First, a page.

8. The primary outlook needed for anyone who wishes to take part in dialogue is listening. It is necessary, above all, to listen carefully to and understand cultural events of recent decades. The 20th century brought new anthropological theories and with them the beginnings of gender theory. These were based on a reading of sexual differentiation that was strictly sociological, relying on a strong emphasis on the freedom of the individual. In fact, around the middle of the last century, a whole series of studies were published which accentuated time and again the role of external conditioning, including its influence on determining personality. When such studies were applied to human sexuality, they often did so with a view to demonstrating that sexuality identity was more a social construct than a given natural or biological fact.
9. These schools of thought were united in denying the existence of any original given element in the individual, which would precede and at the same time constitute our personal identity, forming the necessary basis of everything we do. According to such theories, the only thing that matters in personal relationships is the affection between the individuals involved, irrespective of sexual difference or procreation which would be seen as irrelevant in the formation of families. Thus, the institutional model of the family (where a structure and finality exist independent of the subjective preferences of the spouses) is bypassed, in favor of a vision of family that is purely contractual and voluntary.
10. Over the course of time, gender theory has expanded its field of application. At the beginning of the 1990s, its focus was upon the possibility of the individual determining his or her own sexual tendencies without having to take account of the reciprocity and complementarity of male-female relationships, nor of the procreative end of sexuality. Furthermore, it was suggested that one could uphold the theory of a radical separation between gender and sex, with the former having priority over the latter. Such a goal was seen as an important stage in the evolution of humanity, in which “a society without sexual differences” could be envisaged. [12: Amoris Laetitia, 56.]
11. In this cultural context, it is clear that sex and gender are no longer synonyms or interchangeable concepts since they are used to describe two different realities. Sex is seen as defining which of the two biological categories (deriving from the original feminine-masculine dyad) one belonged Gender, on the other hand, would be the way in which the differences between the sexes are lived in each culture. The problem here does not lie in the distinction between the two terms, which can be interpreted correctly, but in the separation of sex from gender. This separation is at the root of the distinctions proposed between various “sexual orientations” which are no longer defined by the sexual difference between male and female, and can then assume other forms, determined solely by the individual, who is seen as radically autonomous. Further, the concept of gender is seen as dependent upon the subjective mindset of each person, who can choose a gender not corresponding to his or her biological sex, and therefore with the way others see that person (transgenderism).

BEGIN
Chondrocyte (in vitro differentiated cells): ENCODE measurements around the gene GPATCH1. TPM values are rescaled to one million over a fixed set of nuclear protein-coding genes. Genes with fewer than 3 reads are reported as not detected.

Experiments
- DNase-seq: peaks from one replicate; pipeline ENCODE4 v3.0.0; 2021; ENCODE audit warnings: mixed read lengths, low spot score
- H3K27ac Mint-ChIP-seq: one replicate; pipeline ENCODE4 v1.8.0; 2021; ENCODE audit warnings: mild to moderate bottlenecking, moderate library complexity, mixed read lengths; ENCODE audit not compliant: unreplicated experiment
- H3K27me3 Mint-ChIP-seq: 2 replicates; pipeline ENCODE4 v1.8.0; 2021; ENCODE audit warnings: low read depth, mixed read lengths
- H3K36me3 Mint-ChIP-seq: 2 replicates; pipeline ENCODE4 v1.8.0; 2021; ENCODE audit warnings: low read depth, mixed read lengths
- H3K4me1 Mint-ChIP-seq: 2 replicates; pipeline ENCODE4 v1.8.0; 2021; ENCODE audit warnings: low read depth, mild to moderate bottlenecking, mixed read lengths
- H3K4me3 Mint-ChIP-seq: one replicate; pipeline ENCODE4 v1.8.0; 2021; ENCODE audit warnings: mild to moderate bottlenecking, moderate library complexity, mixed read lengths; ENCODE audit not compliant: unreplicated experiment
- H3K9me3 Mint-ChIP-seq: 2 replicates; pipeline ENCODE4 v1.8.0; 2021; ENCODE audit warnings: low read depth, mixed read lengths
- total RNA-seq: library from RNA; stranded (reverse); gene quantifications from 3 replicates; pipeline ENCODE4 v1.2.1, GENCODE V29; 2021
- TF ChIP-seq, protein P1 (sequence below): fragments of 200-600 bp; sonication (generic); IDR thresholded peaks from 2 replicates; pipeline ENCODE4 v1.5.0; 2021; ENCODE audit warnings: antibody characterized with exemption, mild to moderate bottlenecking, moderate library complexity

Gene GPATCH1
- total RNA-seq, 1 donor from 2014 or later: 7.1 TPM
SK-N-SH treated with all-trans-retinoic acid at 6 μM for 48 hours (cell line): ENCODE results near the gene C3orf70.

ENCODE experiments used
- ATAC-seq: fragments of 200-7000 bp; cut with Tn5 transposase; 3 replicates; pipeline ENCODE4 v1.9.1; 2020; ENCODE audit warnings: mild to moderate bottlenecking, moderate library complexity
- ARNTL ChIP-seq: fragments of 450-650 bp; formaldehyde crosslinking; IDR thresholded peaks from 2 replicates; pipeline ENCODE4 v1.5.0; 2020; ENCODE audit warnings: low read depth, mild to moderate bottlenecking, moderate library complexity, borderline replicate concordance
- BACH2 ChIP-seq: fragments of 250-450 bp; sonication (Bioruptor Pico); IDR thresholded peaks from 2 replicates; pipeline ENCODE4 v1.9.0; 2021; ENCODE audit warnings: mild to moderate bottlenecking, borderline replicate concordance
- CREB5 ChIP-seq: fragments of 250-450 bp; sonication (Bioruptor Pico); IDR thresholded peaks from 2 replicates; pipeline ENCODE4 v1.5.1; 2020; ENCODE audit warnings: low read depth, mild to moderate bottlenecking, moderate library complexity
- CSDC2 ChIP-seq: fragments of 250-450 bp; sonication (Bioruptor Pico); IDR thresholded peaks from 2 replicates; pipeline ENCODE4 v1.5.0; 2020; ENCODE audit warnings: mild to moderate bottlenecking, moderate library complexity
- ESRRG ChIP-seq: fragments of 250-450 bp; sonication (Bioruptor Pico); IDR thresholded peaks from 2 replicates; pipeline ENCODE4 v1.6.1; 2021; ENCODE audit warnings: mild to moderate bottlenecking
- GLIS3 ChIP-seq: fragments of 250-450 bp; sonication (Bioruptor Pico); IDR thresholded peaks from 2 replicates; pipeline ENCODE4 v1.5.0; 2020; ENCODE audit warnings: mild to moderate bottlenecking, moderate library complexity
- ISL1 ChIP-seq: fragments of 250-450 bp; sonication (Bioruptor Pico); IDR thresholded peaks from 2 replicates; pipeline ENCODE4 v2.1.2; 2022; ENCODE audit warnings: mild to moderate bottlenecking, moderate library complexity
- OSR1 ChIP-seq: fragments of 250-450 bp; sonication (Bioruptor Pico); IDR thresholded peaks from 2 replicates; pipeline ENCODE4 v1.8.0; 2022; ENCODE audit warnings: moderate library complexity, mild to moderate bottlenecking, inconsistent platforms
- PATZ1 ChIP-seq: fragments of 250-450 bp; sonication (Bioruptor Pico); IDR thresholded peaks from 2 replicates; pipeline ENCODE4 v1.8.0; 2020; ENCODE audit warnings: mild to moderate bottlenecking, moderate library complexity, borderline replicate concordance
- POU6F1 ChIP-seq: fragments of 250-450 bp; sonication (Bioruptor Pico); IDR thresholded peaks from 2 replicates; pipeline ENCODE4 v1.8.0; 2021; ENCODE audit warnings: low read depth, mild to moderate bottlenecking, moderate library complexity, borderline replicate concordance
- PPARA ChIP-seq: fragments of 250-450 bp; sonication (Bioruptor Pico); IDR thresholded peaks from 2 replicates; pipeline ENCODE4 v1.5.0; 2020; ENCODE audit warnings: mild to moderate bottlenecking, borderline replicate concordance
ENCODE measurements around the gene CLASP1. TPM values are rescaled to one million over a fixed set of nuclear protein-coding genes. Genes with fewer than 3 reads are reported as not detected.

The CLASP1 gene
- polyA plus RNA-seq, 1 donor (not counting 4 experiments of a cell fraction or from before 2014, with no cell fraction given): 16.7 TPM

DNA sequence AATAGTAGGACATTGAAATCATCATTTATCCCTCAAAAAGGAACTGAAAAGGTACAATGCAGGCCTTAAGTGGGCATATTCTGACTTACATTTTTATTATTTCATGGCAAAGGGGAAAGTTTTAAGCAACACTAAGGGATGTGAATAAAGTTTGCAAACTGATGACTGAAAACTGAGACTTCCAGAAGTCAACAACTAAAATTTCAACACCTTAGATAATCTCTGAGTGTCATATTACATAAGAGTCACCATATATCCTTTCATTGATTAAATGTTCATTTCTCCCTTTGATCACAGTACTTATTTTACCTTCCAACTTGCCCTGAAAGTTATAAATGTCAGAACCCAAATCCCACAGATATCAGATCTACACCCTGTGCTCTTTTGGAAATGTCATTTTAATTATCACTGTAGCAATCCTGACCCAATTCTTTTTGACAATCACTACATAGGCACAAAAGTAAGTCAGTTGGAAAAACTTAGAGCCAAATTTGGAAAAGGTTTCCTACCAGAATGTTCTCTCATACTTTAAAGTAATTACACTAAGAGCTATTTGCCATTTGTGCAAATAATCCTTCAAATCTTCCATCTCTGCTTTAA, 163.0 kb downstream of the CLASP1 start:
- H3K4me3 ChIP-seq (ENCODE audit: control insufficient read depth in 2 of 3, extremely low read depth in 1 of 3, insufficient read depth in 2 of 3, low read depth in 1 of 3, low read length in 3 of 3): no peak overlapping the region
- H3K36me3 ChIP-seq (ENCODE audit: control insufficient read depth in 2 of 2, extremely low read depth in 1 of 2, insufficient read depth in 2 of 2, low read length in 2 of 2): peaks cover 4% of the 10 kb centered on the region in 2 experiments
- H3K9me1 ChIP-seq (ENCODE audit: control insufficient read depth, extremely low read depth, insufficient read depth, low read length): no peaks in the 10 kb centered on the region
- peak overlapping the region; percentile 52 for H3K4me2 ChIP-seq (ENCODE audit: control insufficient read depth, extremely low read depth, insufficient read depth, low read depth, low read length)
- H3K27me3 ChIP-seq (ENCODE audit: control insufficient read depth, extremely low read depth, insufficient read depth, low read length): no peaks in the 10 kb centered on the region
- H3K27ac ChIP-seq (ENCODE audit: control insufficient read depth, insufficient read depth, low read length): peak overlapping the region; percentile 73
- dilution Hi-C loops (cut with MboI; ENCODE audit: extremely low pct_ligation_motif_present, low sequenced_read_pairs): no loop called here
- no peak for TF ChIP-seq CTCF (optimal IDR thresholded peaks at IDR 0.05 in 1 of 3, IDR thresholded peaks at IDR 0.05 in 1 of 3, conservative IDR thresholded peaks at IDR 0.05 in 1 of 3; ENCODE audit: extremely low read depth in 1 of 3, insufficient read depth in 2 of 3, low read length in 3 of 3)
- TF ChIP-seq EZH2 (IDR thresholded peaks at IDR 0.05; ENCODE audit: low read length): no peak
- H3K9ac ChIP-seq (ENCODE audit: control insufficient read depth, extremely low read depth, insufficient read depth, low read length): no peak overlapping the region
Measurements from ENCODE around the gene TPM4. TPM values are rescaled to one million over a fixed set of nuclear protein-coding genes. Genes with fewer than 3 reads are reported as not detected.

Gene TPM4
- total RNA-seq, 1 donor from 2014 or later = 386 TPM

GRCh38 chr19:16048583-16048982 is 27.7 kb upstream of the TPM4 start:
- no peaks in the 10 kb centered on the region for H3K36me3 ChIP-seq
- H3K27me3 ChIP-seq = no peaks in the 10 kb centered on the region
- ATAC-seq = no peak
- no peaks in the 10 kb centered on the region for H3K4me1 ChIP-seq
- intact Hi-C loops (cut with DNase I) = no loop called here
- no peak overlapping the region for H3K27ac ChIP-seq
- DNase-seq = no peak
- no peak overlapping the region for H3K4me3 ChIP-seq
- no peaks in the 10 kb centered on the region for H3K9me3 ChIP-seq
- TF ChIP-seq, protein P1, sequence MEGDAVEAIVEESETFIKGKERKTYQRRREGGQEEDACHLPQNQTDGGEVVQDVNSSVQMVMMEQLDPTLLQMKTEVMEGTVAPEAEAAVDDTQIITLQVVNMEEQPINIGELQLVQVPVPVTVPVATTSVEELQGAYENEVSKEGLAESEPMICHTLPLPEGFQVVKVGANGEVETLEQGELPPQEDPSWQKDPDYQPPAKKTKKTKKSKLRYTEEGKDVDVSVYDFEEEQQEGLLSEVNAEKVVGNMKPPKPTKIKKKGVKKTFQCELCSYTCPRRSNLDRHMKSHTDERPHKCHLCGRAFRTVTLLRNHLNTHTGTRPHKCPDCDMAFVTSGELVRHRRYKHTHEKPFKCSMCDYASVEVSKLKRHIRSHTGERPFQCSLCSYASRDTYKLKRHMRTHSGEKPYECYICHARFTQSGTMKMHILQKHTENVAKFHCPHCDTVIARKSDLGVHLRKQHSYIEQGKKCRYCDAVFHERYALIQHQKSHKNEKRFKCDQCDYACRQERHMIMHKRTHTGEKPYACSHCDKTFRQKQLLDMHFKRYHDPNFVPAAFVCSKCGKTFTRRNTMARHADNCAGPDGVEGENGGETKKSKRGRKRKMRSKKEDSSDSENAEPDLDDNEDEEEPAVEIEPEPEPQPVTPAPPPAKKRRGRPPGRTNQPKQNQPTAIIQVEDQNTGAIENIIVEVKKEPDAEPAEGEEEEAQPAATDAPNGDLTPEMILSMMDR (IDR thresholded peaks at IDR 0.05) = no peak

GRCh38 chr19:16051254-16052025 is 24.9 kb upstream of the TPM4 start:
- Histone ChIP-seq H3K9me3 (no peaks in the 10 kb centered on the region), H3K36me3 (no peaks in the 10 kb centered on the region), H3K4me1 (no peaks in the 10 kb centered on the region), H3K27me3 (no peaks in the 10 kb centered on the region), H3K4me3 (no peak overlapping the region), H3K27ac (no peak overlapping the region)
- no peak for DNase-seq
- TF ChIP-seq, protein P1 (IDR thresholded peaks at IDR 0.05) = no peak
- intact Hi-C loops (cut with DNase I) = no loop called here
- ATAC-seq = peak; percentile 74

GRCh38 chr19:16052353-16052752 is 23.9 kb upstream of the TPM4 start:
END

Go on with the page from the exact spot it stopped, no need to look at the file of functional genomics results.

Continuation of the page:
12. In a growing contraposition between nature and culture, the propositions of gender theory converge in the concept of ‘queer’, which refers to dimensions of sexuality that are extremely fluid, flexible, and as it were, This culminates in the assertion of the complete emancipation of the individual from any a priori given sexual definition, and the disappearance of classifications seen as overly rigid. This would create a new range of nuances that vary in degree and intensity according to both sexual orientation and the gender one has identified oneself with.
13. The duality in male-female couples is furthermore seen as in conflict with the idea of “polyamory”, that is relationships involving more than two. Because of this, it is claimed that the duration of relationships, as well as their binding nature, should be flexible, depending on the shifting desires of the individuals concerned. Naturally, this has consequences for the sharing of the responsibilities and obligations inherent in maternity and paternity. This new range of relationships become ‘kinship’. These are: based upon desire or affection, often marked by a limited time span that is determined, ethically flexible, or even (sometimes by explicit mutual consent) without any hope of long-term meaning. What counts is the absolutely free self-determination of each individual and the choices he or she makes according to the circumstances of each relationship of affectivity.
14. This has led to calls for public recognition of the right to choose one’s gender, and of a plurality of new types of unions, in direct contradiction of the model of marriage as being between one man and one woman, which is portrayed as a vestige of patriarchal societies. The ideal presented is that the individual should be able to choose his or her own status, and that society should limit itself to guaranteeing this right, and even providing material support, since the minorities involved would otherwise suffer negative social discrimination. The claim to such rights has become a regular part of political debate and has been included in documents at an international level, and in certain pieces of national legislation.
Points of Agreement
15. From the whole field of writing on gender theory, there have however emerged some positions that could provide points of agreement, with a potential to yield growth in mutual understanding. For instance, educational programs on this area often share a laudable desire to combat all expressions of unjust discrimination, a requirement that can be shared by all sides. Such pedagogical material acknowledges that there have been delays and failings in this regard. [13: Cf. Francis, Address to the Participants in the General Assembly of the Members of the Pontifical Academy for Life, 5 October 2017.] Indeed, it cannot be denied that through the centuries forms of unjust discrimination have been a sad fact of history and have also had an influence within the Church. This has brought a certain rigid status quo, delaying the necessary and progressive inculturation of the truth of Jesus’ proclamation of the equal dignity of men and women, and has provoked accusations of a sort of masculinist mentality, veiled to a greater or lesser degree by religious motives.